The Pirates! Band of Misfits

Sony Pictures

Review in a Hurry: If you crave an animated adventure that isn't dumbed down, this is for you—a pirate adventure in the spirit of Wallace and Gromit.

The Bigger Picture: If you had to sum up the current trend in children's movies in a single word, that word would be more: More pop culture references, more noise, more sequels, more special effects. At first, the 3-D animated The Pirates! Band of Misfits seems to fit this cult of more: It's so packed with one-liners and sight gags that seeing it a second time is almost a prerequisite.

But Pirates! isn't your typical post-millennial family flick. It's way too smart for that. Yes, the movie is awash in eye candy, thanks to a mix of stop-motion and 3-D tech. And Pirates! has its share of swashbuckling. But, with source material based on the witty Gideon Defoe Pirates! books, not to mention the humanistic sensibilities of the Aardman production team (Wallace and Gromit), this tale is more about people than plunder.

Hugh Grant voices a Pirate Captain—that's his name, the Pirate Captain—who wants nothing more than to be named Pirate of the Year. He fills out the requisite application, detailing how much booty he's amassed, how mighty his roar is, but his chances are slim to none this year. Not when there are rock star pirates like Black Bellamy (Jeremy Piven) and Cutlass Liz (Salma Hayek) who boasts the "bee-gest" diamond in the world.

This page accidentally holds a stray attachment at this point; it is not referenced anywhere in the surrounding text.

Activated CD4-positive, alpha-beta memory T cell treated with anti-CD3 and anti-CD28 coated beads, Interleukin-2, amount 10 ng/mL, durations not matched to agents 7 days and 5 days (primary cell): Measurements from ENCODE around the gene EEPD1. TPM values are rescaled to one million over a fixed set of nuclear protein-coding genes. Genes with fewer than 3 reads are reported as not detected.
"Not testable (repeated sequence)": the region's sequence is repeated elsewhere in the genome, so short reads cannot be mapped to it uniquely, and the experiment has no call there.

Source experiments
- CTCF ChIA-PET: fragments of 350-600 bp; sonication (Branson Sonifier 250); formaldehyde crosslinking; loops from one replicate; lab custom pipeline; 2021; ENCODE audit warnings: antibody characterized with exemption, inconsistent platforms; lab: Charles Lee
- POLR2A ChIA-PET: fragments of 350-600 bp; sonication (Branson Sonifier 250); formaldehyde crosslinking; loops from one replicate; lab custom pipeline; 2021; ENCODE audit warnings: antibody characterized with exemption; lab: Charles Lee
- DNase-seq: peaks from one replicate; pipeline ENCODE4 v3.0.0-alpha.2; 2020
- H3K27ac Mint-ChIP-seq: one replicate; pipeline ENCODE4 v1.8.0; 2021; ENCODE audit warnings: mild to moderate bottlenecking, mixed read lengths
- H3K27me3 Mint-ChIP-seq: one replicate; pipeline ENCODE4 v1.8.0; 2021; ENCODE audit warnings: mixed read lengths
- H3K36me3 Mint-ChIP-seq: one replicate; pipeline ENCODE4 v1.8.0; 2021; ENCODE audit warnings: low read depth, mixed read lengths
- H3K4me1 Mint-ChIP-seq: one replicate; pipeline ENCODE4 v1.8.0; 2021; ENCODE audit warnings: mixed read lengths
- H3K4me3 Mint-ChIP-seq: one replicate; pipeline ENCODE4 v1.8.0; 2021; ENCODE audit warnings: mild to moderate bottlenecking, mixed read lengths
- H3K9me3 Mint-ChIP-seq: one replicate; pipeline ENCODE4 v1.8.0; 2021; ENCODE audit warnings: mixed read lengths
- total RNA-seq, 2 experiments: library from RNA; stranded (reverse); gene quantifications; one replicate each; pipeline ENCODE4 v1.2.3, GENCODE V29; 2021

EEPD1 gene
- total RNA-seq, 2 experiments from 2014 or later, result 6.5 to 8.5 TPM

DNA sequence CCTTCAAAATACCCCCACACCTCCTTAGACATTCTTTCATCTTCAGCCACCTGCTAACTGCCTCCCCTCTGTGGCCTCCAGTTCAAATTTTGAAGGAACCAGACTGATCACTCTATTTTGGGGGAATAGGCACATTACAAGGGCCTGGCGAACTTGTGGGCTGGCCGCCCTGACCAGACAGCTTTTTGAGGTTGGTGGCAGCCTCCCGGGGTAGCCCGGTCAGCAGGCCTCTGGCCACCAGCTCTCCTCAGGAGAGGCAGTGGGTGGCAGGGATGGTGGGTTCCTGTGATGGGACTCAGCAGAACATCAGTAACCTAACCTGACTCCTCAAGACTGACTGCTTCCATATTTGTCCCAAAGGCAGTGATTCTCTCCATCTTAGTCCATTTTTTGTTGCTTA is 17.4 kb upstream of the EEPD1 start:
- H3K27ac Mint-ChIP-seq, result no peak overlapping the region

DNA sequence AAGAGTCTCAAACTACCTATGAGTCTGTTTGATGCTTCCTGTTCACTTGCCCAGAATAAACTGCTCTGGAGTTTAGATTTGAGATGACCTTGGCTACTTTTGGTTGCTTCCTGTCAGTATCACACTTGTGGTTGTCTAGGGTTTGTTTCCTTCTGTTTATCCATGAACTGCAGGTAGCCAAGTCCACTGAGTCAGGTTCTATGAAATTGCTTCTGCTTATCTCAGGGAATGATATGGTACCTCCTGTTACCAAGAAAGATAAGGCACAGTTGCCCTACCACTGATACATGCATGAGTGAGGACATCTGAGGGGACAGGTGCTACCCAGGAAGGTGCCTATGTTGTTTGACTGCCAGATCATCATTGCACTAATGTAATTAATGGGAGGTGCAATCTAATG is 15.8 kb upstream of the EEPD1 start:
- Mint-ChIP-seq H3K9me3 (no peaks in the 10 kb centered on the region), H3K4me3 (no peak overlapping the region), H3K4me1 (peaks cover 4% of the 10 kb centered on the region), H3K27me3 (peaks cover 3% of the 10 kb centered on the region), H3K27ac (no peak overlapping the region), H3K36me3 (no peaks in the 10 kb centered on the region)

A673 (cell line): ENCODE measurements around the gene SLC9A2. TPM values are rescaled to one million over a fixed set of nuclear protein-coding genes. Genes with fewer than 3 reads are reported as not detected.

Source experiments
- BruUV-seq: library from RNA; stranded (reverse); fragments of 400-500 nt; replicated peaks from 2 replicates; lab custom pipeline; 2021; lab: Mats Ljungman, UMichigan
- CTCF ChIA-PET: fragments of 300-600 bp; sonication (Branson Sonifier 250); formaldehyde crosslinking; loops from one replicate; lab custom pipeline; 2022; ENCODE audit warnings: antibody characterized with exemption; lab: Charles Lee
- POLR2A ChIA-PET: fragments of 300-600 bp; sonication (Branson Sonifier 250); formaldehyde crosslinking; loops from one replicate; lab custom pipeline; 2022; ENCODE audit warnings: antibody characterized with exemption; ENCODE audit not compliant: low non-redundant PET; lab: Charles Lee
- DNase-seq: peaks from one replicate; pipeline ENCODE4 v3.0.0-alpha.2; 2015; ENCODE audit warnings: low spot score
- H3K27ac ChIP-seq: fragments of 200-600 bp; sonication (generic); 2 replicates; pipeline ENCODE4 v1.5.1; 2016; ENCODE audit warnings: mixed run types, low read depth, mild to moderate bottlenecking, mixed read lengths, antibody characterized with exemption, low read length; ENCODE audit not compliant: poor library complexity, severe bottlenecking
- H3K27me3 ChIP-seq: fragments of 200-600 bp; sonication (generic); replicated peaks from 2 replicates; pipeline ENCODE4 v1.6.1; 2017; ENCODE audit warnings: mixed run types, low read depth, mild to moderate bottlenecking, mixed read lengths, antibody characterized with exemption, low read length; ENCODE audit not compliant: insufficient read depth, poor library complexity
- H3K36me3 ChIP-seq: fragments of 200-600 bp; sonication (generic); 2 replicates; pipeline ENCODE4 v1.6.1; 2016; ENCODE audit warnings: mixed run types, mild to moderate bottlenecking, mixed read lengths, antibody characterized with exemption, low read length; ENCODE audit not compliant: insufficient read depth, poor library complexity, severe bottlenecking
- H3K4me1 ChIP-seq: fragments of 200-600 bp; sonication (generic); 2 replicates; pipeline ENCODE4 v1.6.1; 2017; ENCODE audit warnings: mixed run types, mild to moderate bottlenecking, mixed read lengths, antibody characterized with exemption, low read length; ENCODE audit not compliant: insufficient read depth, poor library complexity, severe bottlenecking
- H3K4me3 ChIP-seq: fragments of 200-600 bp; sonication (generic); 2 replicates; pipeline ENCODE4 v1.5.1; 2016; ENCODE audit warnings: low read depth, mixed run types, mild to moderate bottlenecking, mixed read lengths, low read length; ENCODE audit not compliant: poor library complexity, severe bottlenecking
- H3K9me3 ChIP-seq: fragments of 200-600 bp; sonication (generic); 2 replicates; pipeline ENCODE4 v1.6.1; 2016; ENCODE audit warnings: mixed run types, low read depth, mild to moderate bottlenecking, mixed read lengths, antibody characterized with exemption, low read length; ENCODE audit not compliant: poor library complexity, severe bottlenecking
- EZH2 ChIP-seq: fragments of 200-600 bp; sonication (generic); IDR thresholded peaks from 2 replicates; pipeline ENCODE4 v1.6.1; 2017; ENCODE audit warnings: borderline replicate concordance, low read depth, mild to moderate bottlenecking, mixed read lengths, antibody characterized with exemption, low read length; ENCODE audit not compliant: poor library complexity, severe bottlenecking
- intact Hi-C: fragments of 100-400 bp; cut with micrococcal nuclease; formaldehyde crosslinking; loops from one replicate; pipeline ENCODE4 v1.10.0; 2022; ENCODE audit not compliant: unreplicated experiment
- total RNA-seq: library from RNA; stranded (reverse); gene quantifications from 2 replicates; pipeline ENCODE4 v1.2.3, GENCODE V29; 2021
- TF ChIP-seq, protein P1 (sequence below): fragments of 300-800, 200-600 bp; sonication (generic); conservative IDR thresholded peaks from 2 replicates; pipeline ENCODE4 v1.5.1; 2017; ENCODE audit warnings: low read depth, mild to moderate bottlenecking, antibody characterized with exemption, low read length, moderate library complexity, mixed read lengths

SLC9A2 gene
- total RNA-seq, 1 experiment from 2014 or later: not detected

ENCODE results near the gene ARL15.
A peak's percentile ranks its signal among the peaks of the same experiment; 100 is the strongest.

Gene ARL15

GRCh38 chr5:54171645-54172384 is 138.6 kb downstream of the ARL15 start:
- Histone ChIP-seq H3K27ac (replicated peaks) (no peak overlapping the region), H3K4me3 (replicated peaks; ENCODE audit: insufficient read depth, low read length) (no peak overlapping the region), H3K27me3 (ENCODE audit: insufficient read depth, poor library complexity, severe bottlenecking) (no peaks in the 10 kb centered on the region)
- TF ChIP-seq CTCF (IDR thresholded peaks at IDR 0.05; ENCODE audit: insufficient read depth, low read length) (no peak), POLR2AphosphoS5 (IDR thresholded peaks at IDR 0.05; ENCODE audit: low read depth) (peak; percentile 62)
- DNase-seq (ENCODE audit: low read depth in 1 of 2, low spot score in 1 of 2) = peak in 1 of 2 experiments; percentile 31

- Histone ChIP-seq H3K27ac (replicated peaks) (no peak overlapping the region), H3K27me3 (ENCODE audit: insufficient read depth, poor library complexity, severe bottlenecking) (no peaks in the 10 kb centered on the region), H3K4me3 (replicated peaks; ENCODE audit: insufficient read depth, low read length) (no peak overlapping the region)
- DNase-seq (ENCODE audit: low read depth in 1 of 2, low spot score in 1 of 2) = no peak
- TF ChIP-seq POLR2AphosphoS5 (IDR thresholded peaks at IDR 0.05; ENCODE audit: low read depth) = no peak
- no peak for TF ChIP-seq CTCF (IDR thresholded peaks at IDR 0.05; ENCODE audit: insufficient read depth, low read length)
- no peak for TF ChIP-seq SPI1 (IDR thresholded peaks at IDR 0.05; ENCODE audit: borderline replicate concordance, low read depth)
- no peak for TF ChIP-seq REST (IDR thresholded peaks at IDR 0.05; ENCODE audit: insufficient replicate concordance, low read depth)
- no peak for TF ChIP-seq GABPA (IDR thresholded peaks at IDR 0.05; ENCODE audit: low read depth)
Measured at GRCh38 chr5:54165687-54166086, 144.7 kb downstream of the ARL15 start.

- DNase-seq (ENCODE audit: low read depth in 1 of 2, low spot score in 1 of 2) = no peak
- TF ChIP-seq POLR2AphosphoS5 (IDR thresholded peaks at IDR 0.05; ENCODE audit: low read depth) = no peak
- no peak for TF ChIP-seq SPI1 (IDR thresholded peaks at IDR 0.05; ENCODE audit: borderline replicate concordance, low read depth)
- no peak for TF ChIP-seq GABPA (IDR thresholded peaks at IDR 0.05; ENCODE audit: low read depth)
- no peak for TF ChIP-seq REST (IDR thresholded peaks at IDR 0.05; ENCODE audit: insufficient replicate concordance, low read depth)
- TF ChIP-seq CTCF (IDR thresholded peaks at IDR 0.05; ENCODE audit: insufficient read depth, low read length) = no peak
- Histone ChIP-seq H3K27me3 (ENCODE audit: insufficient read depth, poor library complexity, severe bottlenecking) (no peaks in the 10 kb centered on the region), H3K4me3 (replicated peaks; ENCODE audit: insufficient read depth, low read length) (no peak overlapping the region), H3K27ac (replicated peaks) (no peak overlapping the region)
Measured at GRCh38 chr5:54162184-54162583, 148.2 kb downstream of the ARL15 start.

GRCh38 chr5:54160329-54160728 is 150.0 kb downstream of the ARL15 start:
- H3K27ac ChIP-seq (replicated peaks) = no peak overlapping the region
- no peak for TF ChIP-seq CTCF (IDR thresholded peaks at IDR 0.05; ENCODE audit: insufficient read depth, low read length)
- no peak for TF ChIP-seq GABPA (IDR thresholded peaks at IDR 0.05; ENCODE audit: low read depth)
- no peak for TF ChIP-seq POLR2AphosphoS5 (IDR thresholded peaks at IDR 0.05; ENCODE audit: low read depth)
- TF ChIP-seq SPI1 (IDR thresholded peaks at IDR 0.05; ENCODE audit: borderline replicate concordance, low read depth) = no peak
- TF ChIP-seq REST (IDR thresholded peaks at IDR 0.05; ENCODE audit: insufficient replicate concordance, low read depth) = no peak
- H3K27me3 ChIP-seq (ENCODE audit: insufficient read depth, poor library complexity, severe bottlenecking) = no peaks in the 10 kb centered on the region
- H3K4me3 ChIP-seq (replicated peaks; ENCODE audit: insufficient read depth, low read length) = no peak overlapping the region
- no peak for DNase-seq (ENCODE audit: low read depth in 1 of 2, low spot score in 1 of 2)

Cap and his crew (Martin Freeman and Anton Yelchin among the voices) set out to fill their coffers in time for the big awards show. But instead of money, they find a man: the scientist Charles Darwin (Dr. Who's David Tennant). Darwin points out that the pirates' official parrot mascot is not what she appears to be. Both Cap and Darwin have a similar goal: riches and fame at the expense of the other, and a tangle of loopy Victorian-era intrigue ensues. Even the queen herself (Imelda Staunton) has an agenda, and it isn't just the honor of the House of Hanover.

The largely British cast lends a sense of gentle understatement to the story, saving it from lurching into over-the-top Pirates of the Caribbean territory. And Aardman's lippy animation style adds a quirky level of character development that's absent in many family films of the moment. Put it all together and you have a movie that gives kids what they want—pirates! pirates! pirates!—and adults what they crave: a fully realized, and very funny, adventure.

The 180—a Second Opinion: At a recent screening, adults laughed more often than the kids. The less-than-frenetic pacing may prove problematic for kids used to more feverish fare.

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